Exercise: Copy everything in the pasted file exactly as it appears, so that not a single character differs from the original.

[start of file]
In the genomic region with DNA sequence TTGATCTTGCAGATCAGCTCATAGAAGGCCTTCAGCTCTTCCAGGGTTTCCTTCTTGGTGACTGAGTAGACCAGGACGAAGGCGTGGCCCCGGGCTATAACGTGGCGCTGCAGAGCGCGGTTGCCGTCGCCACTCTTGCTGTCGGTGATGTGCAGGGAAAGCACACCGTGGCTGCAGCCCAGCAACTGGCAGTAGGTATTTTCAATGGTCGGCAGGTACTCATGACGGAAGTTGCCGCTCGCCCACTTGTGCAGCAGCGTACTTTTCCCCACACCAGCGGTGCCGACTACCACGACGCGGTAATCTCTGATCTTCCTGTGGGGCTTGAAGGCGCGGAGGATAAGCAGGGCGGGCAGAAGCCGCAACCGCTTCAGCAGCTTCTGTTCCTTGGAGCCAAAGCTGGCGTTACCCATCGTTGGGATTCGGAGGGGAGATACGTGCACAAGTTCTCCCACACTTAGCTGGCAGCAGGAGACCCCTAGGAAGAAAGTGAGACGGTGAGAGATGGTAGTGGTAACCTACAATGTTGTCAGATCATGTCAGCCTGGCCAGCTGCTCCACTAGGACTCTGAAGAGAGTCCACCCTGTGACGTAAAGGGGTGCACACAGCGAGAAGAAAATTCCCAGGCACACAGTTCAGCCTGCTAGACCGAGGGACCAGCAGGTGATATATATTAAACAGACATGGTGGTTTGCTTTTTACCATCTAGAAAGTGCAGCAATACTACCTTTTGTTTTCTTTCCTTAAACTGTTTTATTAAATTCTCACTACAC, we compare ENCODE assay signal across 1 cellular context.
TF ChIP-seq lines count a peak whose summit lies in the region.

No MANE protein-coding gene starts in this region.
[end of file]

In the genomic region with DNA sequence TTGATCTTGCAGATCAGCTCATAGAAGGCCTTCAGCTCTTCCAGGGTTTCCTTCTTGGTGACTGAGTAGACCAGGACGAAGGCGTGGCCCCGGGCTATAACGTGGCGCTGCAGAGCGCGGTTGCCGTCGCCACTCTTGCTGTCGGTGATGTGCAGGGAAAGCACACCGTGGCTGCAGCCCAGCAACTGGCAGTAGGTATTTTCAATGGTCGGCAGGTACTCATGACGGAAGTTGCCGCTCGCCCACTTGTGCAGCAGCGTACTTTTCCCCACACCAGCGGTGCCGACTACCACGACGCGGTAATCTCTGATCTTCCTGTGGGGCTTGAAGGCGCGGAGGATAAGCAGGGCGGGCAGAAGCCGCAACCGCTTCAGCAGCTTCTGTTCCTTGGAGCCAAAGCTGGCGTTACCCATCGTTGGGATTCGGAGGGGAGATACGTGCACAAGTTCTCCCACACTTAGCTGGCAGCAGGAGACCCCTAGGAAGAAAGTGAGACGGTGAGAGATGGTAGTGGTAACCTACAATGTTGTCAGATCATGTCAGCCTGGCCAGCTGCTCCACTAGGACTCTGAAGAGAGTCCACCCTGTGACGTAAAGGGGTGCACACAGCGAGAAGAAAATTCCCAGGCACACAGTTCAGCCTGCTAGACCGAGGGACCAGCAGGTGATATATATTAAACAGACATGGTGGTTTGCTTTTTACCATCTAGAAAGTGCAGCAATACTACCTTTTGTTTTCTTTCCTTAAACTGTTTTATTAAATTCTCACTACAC, we compare ENCODE assay signal across 1 cellular context.
TF ChIP-seq lines count a peak whose summit lies in the region.

No MANE protein-coding gene starts in this region.